Director: Youssef Chahine
By Marilyn Ferdinand
Last week, Egyptian director Youssef Chahine died at the age of 82. I’m sorry to say that until the moment I read the obituary, I had never heard of this director. Once I saw his film output listed on IMDb, I felt ashamed that the only accomplishment of his I could identify with was that he gave Omar Sharif his break in movies. Fortunately for me, other cultural institutions in my town were not so blind to Chahine and his legacy. I was able to score four of his films at my local library—his Alexandria trilogy (Alexandria… Why?, An Egyptian Story, and Alexandria Again and Forever) and the film under consideration here, Destiny. Having viewed some of the trilogy made 20 years before Destiny, I’m interested in the consistency of his viewpoint. He tells stories in a somewhat disjointed, episodic manner in which various story elements have tenuous links to each other. He has a strong concern for politics—though the villains change over the years, oppression is always the enemy. Finally, he never forgets that audiences want to be entertained while they are being enlightened. And like other Christians and Muslims working under heavy censorship in Egypt—most famously Nobel Literature Prize winner Naguib Mahfouz, who is represented by the character of Averroes in this film—he tells his story indirectly.
The film opens dramatically in a 12th century French village, as a man in chains is dragged behind a horse to be burned at the stake as a heretic. He is a Muslim from Andalusia who has translated the works of the philosopher Averroes (Nour El-Sherif), who believes scripture is not the literal word of God, but is a text open to interpretation. The condemned man spots his wife and son Joseph (Faris Rahoma) in the crowds that have gathered in the square to watch him burn. He tells them to run as the flames rise from the ignited wood piles beneath him. As we watch him turn to a blackened skeleton, Youssef vows to carry on his father’s work.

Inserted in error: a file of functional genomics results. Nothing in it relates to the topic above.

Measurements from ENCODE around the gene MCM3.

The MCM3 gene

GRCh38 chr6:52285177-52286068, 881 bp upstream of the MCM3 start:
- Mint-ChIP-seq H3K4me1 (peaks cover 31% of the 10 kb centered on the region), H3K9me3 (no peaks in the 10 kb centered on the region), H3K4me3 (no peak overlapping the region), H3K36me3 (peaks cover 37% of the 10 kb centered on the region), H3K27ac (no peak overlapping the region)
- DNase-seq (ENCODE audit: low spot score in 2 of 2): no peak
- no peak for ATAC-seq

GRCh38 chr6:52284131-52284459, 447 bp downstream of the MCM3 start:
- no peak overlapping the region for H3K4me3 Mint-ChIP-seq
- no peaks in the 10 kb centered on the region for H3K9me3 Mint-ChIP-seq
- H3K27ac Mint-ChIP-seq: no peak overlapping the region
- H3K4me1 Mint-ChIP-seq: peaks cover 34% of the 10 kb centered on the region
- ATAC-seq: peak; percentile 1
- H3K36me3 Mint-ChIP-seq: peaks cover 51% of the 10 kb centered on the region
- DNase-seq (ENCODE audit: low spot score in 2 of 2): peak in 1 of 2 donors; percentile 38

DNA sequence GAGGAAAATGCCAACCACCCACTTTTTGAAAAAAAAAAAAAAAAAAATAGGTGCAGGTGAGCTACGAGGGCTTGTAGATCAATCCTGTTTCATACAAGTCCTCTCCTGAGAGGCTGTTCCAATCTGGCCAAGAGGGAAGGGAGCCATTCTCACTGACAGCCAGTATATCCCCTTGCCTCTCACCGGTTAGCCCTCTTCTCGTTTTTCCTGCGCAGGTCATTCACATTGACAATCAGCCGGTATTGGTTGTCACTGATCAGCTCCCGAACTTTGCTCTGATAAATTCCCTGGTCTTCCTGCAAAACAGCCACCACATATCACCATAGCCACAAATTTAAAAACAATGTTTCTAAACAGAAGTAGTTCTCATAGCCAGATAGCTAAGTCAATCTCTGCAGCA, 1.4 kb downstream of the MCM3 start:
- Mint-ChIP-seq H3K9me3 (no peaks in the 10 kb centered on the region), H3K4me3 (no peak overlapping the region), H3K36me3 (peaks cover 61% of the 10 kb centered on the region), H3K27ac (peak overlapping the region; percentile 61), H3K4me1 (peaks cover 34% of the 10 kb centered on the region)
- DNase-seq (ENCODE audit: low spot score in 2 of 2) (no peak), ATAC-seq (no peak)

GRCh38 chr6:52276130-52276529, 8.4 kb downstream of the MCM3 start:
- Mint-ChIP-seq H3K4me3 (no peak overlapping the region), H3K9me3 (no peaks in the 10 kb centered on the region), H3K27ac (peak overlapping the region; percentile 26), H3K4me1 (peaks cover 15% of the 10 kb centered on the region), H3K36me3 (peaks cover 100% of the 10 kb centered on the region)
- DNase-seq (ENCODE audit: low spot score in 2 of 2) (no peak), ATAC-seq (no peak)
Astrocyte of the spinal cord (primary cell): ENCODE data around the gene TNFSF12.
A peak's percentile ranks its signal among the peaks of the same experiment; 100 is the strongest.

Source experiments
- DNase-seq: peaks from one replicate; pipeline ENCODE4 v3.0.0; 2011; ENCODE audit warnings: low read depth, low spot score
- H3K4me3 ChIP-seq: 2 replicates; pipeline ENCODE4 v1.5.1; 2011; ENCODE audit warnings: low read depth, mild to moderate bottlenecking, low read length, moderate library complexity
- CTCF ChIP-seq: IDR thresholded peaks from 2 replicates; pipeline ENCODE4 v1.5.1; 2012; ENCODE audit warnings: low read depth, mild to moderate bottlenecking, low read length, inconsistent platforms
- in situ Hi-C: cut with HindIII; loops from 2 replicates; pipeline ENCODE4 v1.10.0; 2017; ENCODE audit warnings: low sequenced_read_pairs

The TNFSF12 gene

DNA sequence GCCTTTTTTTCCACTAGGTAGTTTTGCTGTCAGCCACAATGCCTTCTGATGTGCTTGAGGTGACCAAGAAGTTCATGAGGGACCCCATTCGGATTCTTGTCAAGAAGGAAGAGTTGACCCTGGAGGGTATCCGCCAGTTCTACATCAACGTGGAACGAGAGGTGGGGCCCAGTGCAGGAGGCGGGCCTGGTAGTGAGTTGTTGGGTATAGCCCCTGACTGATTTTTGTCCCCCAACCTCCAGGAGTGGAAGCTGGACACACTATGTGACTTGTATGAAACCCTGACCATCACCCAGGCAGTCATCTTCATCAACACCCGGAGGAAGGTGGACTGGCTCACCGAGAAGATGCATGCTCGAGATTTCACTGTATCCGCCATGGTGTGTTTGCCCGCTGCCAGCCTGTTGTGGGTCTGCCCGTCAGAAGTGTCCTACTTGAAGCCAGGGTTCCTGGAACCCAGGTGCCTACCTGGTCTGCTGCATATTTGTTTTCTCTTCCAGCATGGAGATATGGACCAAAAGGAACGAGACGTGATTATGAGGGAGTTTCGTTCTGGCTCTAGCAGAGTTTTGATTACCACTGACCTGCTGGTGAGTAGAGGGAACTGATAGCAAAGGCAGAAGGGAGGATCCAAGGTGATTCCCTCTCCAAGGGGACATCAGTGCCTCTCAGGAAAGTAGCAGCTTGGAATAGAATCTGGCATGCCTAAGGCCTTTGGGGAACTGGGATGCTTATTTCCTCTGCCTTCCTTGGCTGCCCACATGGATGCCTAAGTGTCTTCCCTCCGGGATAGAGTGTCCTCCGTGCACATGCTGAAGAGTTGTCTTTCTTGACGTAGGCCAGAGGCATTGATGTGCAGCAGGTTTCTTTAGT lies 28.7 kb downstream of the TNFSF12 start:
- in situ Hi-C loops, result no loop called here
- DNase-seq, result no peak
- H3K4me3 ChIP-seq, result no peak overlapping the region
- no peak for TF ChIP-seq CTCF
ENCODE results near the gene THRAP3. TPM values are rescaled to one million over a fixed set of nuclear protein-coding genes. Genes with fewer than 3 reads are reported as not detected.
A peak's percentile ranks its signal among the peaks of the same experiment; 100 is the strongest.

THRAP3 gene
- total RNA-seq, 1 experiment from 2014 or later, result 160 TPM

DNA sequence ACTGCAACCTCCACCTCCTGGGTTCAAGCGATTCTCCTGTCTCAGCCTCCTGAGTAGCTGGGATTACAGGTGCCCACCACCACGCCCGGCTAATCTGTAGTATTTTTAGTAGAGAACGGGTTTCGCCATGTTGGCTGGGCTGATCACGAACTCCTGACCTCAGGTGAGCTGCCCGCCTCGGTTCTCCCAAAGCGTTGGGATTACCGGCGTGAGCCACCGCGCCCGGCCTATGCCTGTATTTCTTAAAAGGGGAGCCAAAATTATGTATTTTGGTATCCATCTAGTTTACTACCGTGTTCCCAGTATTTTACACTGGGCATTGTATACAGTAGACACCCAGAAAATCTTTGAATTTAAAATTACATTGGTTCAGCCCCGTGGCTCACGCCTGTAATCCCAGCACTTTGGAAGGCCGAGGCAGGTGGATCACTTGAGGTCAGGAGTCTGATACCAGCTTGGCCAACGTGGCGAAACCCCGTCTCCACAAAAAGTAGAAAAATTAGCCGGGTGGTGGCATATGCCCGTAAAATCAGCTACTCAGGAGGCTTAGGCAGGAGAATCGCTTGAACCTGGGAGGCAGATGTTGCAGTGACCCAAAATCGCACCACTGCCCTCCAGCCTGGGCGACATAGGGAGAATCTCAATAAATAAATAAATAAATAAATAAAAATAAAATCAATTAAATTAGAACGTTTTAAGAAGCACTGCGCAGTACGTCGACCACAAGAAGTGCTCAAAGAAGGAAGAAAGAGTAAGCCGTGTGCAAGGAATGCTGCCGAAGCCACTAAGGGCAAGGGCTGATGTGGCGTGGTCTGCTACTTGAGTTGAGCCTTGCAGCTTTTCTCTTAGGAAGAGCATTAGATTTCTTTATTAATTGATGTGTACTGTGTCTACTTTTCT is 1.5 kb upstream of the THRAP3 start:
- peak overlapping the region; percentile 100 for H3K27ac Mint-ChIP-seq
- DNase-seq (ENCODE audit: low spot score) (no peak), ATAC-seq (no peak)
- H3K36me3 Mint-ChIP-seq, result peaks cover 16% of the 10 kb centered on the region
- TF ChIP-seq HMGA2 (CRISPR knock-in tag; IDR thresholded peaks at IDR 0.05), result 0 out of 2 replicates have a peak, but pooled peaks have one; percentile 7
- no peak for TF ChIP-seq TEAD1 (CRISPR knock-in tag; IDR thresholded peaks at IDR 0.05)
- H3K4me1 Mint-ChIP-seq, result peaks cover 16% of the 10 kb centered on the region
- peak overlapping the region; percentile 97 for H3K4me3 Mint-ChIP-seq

The scene shifts to the Andalusian town of Cordoba, where we will meet up with Youssef again. He returns to the house of Averroes, where he is welcomed by the philosopher and his wife (Safia El-Emari) as the prodigal son returned. You might think Youssef will be at center stage, but indeed he is a fairly minor character throughout the film. This introduction has the air of introducing Western cultures to Middle Eastern thought (or something to do with the French financing of the film). Averroes is the center of the compass, the point all directions of Muslim thought—both friendly and hostile—touch.
After Averroes has held forth, like Socrates, for a group of students, the men disperse. One student admires Averroes’ intellect, while the other worries about the opposing forces at work that would silence the philosopher. Religious fundamentalists led by a charismatic emir (Magdi Idris) and secretly backed by the wealthiest man in the kingdom, Sheik Riad (Ahmed Fouad Selim), have started to make trouble.
Averroes is a confidante of the Caliph El-Mansour (Mahmoud Hemida), a proud man blind to the unrest in his kingdom. His eldest son, Crown Prince Nasser (Khaled El Nabawy), prefers to avoid the palace to spend time with Averroes. His younger son Borhan (Abdalla Mahmoud) loves to dance, and spends most of his time singing and dancing with a family of gypsies led by troubadour Marwan (Mohamed Mounir) and his daughter Manuela (Laila Eloui). One night, Borhan gets drunk and sings his poetry to a couple of men, who fawn over his brilliance. Soon they have recruited him to join the emir’s sect and instructed him on how to kill his own father.